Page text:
Olof Sölvadóttir, who became famous in the United States as Olof the Eskimo Lady, was born in the northern part of Iceland as an achondroplastic dwarf in 1858.
She came from a large and poor farming family.
Olof´s mother died when she was 11 years old and as her father, a drunk and a womanizer, was unable to take care his children, so Olof and her siblings were sent to foster care at a different farm where the worked as farmhands for a living.
A New Life in New Iceland
In 1876 her father, with his new wife, decided to reunite his family and join the group of about 15,000 Icelanders who emigrated to America from 1874-1900 to escape the economic and social hardship in Iceland and start a new life in the promised land.
Olof was very happy about the move, but became a laughingstock among her fellow countrymen on the ship over to America, when she, the dwarf, told them that she was going to become both rich and famous in America. But as fate had it, she was right! None of her fellow passangers became as successful as she did.
Her family settled in New Iceland, a pioneer community in Manitoba, Canada, where they lived for two years enduring great hardship. From there they moved to Winnipeg, where Olof earned a living as a maid, spending her days, as she later described it, washing dishes standing up on a chair. But not for very long. When an American circus visited Winnipeg the following summer she quickly got herself hired for the sideshow and left Canada and her family behind never to return.
During the winter, when the circus was not operative, Olof earned her living as a servant in a hotel in Duluth, Minnesota. When people saw her and heard her foreign accent they asked her where she was from. When she said “Iceland” they immediately responded by stating that they had never seen a Eskimo before.
On the Lecture Circuit
At first Olof was very offended, she was a proud descendent of Vikings, and not a barbaric Eskimo. But when a pastor of a church in town asked her one day to come and give a lecture about her native home, Greenland, and offered her five dollars pay, it was too hard to resist.
Olof, who was quickwitted and highly intelligent, spun a very dramatic, colorful and, at times, grotesque tale about the life and customs of Eskimos in Greenland. She turned out to be a great storyteller and an actress, and her lecture became a huge success.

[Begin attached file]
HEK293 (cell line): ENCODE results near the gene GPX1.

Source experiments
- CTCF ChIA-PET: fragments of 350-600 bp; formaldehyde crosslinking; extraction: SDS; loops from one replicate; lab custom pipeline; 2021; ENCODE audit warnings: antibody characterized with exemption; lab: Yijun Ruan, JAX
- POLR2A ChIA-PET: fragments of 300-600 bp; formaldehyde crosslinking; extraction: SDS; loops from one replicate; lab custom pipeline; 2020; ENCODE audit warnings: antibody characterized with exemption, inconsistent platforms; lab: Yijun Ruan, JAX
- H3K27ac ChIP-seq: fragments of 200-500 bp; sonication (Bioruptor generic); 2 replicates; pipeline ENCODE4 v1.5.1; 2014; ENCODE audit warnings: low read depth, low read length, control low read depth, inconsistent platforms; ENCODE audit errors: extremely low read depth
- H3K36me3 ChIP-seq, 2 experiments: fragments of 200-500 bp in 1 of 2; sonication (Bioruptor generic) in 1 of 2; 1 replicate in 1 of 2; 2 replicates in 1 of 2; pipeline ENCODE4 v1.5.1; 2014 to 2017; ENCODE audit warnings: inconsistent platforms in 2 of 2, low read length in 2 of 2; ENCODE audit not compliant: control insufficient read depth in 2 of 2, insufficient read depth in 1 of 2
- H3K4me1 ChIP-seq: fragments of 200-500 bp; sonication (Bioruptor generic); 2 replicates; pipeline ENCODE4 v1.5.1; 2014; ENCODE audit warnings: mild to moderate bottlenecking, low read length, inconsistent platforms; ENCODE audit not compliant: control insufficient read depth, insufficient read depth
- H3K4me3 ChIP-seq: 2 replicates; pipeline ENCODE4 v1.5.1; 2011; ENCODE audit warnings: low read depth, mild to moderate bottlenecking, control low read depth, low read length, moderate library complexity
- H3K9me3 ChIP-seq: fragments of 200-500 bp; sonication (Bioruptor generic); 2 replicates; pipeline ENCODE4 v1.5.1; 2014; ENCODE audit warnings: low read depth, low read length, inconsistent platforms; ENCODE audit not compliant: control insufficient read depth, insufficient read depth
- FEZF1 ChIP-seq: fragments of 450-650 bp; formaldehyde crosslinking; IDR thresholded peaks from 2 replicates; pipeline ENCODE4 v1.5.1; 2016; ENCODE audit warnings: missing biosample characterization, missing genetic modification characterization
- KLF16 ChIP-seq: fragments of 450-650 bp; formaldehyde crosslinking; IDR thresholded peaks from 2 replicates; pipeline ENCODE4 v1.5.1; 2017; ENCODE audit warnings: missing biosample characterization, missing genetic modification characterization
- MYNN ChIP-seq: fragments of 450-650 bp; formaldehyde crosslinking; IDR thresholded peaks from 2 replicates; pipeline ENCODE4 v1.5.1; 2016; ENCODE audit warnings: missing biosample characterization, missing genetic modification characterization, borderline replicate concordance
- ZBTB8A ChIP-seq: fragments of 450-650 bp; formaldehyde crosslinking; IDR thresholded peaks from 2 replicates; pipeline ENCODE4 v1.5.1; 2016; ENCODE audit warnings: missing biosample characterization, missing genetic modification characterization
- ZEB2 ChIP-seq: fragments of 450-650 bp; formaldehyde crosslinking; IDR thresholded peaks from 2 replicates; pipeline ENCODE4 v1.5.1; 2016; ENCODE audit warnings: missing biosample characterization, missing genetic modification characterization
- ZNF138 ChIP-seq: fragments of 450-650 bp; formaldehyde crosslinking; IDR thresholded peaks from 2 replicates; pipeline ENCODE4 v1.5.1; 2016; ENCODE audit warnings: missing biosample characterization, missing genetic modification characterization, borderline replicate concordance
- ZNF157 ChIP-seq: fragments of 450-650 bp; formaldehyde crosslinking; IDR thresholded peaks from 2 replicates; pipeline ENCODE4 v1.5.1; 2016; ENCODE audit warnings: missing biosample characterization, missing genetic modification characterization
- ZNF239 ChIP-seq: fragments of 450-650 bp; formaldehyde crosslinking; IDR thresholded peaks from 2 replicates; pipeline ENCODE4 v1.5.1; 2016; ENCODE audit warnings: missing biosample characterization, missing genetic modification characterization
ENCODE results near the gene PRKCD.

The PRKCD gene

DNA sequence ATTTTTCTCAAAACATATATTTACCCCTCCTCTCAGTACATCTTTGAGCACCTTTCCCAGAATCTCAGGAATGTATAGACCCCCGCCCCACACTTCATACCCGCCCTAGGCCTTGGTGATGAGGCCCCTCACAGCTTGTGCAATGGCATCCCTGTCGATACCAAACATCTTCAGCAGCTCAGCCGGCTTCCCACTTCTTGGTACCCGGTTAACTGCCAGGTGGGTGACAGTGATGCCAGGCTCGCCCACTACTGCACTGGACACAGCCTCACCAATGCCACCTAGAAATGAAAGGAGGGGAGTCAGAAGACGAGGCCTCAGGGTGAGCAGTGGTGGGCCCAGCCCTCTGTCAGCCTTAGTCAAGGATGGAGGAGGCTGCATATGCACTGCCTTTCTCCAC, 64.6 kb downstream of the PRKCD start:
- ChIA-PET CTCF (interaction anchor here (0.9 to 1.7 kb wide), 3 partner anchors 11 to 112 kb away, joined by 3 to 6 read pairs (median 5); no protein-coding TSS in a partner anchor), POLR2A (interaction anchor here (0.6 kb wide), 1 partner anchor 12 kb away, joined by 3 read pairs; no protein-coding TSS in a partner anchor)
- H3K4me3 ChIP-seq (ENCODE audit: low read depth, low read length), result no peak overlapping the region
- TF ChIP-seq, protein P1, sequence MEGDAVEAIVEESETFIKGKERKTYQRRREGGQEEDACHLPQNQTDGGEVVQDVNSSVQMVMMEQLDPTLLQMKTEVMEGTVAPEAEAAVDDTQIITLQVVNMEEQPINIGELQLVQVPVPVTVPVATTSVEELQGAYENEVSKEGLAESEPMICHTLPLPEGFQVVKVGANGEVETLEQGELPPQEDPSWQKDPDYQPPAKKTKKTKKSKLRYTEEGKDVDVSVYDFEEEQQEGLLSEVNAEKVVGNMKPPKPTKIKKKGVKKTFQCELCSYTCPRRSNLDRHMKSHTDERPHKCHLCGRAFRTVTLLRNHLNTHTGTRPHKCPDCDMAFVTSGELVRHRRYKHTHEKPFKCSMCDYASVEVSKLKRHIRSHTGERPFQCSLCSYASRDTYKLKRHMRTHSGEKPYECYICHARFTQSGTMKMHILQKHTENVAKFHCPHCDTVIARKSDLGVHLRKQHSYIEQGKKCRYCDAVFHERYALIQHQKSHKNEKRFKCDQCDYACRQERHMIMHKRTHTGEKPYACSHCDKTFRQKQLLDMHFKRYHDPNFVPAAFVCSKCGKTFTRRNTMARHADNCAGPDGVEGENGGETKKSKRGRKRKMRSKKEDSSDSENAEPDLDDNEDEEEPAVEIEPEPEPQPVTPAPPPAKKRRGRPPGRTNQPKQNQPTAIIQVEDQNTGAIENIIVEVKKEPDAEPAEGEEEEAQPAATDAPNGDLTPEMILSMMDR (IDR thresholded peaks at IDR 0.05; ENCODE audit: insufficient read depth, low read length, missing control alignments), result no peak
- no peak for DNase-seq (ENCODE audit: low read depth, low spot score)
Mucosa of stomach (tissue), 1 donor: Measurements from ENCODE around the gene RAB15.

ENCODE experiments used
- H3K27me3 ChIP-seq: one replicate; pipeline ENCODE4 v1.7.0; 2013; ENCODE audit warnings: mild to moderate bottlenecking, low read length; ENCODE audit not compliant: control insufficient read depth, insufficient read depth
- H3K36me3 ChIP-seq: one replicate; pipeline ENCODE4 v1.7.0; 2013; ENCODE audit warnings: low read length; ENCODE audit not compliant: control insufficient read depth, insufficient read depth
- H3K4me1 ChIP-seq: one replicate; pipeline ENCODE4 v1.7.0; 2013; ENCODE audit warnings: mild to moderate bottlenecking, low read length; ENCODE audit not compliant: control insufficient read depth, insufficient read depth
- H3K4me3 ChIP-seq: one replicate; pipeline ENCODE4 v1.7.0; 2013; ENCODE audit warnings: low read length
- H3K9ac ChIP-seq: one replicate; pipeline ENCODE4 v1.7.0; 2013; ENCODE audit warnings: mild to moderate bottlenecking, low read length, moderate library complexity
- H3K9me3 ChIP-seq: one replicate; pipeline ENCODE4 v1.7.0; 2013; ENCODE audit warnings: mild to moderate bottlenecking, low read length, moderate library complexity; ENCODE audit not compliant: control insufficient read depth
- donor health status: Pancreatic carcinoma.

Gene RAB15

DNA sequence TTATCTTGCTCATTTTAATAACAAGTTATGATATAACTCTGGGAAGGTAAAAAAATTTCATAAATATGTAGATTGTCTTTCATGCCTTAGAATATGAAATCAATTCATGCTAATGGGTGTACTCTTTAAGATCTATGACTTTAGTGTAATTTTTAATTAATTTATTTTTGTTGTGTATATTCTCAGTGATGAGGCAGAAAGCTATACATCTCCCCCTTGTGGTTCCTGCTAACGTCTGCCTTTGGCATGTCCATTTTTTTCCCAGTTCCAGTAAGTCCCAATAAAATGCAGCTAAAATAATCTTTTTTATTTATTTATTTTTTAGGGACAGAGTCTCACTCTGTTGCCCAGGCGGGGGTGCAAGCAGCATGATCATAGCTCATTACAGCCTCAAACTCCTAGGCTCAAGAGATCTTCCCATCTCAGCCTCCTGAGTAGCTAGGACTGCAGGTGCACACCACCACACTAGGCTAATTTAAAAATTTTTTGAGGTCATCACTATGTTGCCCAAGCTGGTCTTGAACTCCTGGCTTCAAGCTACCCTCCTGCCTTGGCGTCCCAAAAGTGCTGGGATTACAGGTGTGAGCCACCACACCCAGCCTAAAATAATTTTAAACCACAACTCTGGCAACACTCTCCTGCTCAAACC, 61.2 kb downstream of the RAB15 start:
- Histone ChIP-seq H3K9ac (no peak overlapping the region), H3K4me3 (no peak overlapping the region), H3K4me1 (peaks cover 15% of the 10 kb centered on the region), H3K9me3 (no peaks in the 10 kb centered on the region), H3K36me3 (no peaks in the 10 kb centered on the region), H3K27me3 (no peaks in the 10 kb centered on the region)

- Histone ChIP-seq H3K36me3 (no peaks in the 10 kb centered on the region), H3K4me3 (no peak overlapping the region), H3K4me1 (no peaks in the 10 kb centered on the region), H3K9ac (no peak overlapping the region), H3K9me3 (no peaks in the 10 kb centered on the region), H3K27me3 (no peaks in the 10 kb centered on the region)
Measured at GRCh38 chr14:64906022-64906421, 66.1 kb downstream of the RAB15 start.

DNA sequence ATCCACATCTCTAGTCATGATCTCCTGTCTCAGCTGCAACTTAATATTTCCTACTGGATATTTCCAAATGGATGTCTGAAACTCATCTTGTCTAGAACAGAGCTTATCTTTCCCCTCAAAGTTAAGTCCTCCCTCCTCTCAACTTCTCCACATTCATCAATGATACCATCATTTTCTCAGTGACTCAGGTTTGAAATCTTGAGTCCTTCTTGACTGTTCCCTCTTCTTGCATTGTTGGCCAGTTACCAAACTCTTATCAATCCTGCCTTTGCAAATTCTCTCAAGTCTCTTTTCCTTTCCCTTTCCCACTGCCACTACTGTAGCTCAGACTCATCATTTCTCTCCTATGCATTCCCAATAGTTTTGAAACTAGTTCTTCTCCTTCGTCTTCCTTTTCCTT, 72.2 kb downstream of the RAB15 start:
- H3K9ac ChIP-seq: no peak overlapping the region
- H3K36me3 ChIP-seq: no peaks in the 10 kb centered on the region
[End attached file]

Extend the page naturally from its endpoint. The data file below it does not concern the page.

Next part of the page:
Soon thereafter she left the circus and earned her living traveling around giving lectures to packed churches and city halls about her incredible life in Greenland. The tales were outlandish—Eskimo babies were born white, she said, but never bathed throughout their lives; young Eskimo men had to sneak their future wives out of her home or be killed by their parents; and so on. Yet no one ever questioned her stories.
A 19th-Century Bestseller
In 1887, a man name Albert S. Post heard Olof’s lecture and was so deeply impressed that he decided to publish it in a book: Olof Krarer. The Esquimaux Lady. A Story of Her Native Home.
The book became very popular and a major educational source for Eskimo culture, used in both primary schools and universities alike in North America. Olof´s career soared, and she gave about 2,500 lectures about Eskimos and her native land on the lyceum curcuit and at universities around the United States.
There was a reason for the American public’s interest in Olof´s story. Robert E. Peary, who was two years older than Olof, was at the time determined to be the first man on earth to reach the North Pole and he was going to do so through Greenland.
The American public at the time was as interested in the race for the North Pole as it later became in the race for the Moon, and was thrilled to hear a first hand account from a genuine Eskimo supposedly the only real Eskimo living in the United States.
They flocked to her lectures and never doubted the truthfulness of her tales, and Olof was never exposed as a hoax all her life. She lived to the ripe old age of 76 and lies buried as Olof Krarer in the Oakridge Cementary in Hillside, a suburb south of Chicago.
Image: Olof in Eskimo garb, courtesy of publisher and Dartmouth College